The Enterprise no longer looked big; in fact, it was extremely small. We folded our wings and turned around with our nose poking over the edge of the deck (does he know where the mains are?! Have faith!), and taxied to a designated spot, lining up closely to several other jets, and then we waited. After some radio chatter, which I only understood a part of, such was the language of the Naval Aviator aboard a boat, we waited for what was next. The weather was windy and overcast, and this worked in our favor. Because Lites was the high-time expert, the control tower gave us the opportunity to take off again to assess weather conditions for the trainee pilots on board, so we “had” to do another trap. Lucky us. But first we had to take off, and I would have my second shot at sensory overload.
As powerful an airplane as an F/A-18 is, it clearly needs some assist to take off from a 300-foot deck and accelerate from 0 to nearly 200 knots in two seconds. While the ground crew hooked the airplane up to the steam catapult, we sat in our bubble surrounded by noise and controlled chaos. As Lites took his hands off the control stick and put them on the handles that carrier pilots use on cat shots so they don’t overpower the controls and cause the airplane to PIO after take-off, he said “You never know the exact second the catapult releases, but I can guess…Ten, nine, eight, seven….one…” Zoom!
After the cacophony on deck, the peace of being launched over the water was like being in heaven. And, if I wasn’t, it would have been a good day to die. I remember hearing that the relative silence after a cat shot makes a pilot wonder if they lost their engines, so I took a quick look at the gauges and knew that everything was fine. We checked the weather and ceilings, and then did our second trap. This time I was a little more aware of the touchdown. And later that day, on our third trap, I was actually aware of the touchdown, and things started to slow down. The cat shot, however, continued to be a bit of a blur, and still one of the coolest things I have ever done. On the way back to NAS Norfolk, Lites gave me the controls, and we had a little fun with some akro before landing and the end to one of the best days I’ve ever had.
It’s interesting how we can become conditioned to the most intense experiences. I doubt there is anything as physically and mentally demanding as landing a fighter on an aircraft carrier, short of a rocket launch into space, which I have not (yet) experienced. People often think fighter, race and airshow pilots are in it for the adrenaline, and that couldn’t be farther from the truth. Adrenaline is a sign that things are out of control—your palms sweat, your hands shake. The U.S. Navy training system that enables pilots to become conditioned to overcome sensory overload and gain situational awareness required to do these things is beyond impressive. Being on deck while jets are being launched two at a time is such an outstanding display of teamwork and efficiency from all crew members involved, and a choreography and expression of science, physics, mechanics, will and motivation. It makes me realize that us humans are capable of so much more than we demand of ourselves.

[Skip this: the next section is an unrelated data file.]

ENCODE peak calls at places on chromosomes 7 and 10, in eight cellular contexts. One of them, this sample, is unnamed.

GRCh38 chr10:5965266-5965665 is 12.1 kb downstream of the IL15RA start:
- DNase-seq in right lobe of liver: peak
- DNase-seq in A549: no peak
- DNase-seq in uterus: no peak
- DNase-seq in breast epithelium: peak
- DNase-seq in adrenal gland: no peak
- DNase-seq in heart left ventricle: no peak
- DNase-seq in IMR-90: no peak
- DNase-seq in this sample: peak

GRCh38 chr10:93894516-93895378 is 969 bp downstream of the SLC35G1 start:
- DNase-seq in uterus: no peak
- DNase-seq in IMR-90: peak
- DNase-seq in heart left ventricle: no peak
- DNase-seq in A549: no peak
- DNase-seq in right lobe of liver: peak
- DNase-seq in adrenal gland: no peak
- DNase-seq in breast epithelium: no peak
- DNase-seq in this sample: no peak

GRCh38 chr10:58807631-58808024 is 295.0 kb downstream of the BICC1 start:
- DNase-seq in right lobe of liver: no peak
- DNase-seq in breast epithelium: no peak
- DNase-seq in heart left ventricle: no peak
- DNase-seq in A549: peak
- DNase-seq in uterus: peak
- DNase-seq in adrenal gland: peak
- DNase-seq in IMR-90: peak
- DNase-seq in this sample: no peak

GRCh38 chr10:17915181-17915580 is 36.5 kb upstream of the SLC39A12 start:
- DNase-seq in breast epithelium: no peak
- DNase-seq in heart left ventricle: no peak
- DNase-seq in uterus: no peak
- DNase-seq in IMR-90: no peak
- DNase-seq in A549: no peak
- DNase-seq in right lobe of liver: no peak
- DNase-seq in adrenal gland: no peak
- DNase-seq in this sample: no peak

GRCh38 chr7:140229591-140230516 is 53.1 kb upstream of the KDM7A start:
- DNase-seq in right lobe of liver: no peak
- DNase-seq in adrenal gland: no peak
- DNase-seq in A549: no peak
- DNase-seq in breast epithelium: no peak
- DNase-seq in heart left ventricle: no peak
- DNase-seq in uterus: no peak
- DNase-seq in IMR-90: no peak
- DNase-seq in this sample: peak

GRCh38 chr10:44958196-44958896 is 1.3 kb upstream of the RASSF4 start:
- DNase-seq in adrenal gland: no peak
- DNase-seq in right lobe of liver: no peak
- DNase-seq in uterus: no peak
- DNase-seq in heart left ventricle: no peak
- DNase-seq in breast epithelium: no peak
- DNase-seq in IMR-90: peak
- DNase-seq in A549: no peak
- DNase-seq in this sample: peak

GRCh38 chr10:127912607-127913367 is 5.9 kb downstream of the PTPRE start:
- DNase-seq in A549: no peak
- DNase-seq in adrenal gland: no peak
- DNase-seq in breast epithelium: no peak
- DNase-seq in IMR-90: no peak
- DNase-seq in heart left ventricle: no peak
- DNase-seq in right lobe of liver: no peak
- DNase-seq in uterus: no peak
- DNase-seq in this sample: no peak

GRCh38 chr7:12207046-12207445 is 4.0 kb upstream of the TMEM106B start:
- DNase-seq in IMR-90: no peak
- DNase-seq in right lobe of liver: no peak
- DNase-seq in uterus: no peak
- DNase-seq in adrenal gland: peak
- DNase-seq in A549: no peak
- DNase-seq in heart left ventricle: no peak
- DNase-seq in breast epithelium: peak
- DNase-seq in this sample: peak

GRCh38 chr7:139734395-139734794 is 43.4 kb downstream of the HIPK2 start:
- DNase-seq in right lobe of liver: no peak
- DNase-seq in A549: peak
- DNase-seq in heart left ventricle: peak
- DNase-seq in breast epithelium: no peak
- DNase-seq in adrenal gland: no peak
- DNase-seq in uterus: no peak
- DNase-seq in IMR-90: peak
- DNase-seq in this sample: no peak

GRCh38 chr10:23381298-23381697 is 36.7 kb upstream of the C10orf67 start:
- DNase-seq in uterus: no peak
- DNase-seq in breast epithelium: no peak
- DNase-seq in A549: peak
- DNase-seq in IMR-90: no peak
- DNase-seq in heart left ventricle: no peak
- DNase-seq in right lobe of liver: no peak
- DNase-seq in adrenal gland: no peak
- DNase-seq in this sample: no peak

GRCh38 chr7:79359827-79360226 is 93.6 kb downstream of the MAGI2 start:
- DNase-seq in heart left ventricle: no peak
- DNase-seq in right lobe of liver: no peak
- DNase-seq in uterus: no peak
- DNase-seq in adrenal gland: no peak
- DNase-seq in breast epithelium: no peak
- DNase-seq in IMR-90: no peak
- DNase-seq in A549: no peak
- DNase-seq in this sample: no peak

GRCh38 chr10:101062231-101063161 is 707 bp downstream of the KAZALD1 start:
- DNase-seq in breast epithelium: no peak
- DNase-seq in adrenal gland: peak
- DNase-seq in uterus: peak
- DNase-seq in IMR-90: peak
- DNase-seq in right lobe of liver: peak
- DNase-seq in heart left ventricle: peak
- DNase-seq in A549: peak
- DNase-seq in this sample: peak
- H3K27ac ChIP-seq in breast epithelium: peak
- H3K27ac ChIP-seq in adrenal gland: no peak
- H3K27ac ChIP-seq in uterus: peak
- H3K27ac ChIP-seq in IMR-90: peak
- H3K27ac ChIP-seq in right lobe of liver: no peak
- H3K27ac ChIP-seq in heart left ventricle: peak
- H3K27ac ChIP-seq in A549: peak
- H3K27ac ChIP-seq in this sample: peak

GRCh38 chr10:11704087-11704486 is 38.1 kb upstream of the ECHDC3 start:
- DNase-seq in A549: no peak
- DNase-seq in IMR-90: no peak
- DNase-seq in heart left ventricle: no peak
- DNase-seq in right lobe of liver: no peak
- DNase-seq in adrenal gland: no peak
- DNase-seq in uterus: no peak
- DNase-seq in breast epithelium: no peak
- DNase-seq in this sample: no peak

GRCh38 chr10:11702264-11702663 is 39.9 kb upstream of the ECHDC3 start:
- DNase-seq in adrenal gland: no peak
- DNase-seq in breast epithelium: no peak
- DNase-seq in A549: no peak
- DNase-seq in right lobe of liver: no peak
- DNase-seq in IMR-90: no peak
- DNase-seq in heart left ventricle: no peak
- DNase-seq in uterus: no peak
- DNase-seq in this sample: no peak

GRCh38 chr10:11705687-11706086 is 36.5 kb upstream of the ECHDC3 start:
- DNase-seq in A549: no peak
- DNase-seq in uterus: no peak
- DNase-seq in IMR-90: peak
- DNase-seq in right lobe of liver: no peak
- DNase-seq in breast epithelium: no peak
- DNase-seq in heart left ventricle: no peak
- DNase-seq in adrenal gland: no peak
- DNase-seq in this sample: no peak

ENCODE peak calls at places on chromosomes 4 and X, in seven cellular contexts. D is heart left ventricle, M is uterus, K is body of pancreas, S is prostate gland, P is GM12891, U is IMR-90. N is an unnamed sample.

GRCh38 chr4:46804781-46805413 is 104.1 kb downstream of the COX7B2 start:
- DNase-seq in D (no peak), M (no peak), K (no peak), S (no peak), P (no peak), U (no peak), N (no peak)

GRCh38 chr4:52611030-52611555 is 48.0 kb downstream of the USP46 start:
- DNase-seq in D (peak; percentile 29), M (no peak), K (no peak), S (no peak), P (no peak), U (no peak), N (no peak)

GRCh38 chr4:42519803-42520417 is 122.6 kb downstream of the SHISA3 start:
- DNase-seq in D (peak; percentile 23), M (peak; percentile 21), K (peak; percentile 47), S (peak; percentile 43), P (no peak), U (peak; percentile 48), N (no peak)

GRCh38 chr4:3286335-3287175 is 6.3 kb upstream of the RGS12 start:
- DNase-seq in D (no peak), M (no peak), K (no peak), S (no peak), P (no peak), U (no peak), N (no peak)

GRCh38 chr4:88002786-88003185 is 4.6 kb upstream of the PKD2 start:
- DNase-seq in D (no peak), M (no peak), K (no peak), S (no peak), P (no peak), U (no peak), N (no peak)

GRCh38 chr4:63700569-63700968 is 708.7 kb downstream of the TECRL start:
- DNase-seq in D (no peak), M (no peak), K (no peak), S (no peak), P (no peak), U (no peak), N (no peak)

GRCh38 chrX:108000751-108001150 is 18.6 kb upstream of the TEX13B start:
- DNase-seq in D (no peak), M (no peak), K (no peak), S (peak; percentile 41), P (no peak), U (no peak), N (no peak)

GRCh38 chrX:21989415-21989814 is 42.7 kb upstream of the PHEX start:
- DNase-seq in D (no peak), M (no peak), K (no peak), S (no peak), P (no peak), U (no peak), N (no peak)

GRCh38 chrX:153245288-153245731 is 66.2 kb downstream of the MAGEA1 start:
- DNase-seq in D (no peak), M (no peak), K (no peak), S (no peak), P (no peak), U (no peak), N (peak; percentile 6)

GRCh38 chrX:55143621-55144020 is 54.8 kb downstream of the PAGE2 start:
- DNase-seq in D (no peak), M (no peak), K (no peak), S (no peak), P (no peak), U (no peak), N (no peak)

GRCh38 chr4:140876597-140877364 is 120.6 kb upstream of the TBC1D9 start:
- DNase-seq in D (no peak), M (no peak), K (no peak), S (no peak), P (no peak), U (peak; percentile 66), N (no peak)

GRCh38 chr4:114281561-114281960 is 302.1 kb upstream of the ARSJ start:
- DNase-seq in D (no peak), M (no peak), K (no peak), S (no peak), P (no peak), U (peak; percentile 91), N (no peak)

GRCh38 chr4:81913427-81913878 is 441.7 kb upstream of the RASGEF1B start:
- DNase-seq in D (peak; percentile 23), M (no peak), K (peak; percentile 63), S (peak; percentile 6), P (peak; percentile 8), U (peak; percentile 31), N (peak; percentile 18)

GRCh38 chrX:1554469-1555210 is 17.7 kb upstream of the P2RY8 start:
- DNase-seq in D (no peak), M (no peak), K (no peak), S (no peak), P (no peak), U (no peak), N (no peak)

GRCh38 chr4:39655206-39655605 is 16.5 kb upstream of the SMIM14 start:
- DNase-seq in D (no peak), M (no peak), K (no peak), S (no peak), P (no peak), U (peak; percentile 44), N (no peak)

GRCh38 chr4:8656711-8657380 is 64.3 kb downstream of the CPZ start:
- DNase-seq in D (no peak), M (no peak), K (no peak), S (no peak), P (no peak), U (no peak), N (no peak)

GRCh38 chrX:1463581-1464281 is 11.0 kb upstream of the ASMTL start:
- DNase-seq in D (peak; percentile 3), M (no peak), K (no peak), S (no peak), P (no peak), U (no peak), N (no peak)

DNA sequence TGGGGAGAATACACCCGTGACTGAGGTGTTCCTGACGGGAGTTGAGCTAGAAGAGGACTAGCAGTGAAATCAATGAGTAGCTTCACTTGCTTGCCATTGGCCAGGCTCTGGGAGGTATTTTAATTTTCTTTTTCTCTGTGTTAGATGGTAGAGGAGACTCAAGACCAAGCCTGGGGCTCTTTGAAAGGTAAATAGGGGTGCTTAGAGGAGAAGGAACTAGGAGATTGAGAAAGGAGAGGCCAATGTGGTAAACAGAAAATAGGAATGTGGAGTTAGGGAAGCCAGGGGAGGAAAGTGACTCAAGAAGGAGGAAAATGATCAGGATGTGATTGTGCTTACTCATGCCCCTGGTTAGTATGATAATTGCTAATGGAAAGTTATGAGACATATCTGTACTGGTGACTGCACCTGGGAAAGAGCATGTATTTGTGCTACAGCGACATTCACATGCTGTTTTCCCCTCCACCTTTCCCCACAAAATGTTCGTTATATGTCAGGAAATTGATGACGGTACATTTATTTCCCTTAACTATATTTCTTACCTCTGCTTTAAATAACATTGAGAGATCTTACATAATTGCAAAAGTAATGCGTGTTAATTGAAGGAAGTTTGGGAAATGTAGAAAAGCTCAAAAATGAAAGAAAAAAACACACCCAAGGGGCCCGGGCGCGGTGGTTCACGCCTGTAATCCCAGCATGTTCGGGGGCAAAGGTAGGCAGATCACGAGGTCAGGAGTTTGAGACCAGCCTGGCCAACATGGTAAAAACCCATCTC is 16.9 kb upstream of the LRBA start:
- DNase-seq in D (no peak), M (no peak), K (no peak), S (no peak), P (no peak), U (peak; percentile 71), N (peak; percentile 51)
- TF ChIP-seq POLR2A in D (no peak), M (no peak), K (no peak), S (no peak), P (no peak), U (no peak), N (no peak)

When I do something new, I don’t normally have expectations. I’m not an obsessive researcher, at least until after the experience, which I then use as a reference to help me understand the nuances of the experience more deeply. I think the best way to approach something new is to understand the risks, prepare for them, accept them and then surrender to the experience. Even if you’re not experiencing something like landing on a carrier, once you’ve made the decision to do it, and it might be something as simple as flying a commercial jet somewhere, it’s important to accept and surrender to the experience just the same.
Lites is now the President of Sun ‘N Fun, in Lakeland, Florida, and for fun he flies an array of fun airplanes, including his own Stearman. Things have tightened up since 2000, and getting approval for rides in F/A-18s, especially to aircraft carriers, is much more difficult. I am sure I’m the luckiest person on earth to have had the aviation friends and experiences I’ve had. I’ve always felt I was born at exactly the right time, just past mid-century. When I was a child, my mom would take me to SFO to watch the earliest passenger jets take off; I’ve sat in the jump seat of the 747 and am now watching it retire. I’m a grateful participant in the internet revolution and have flown in fighters that could be among the last of the manned airplanes, but that remains to be seen. And I keep asking myself—what’s next?
Patty Wagstaff is a three-time U.S. National Aerobatic champion, inductee of the National Aviation Hall of Fame and one of the world’s top airshow pilots. Visit pattywagstaff.com/school.html or reach Patty via email through [email protected].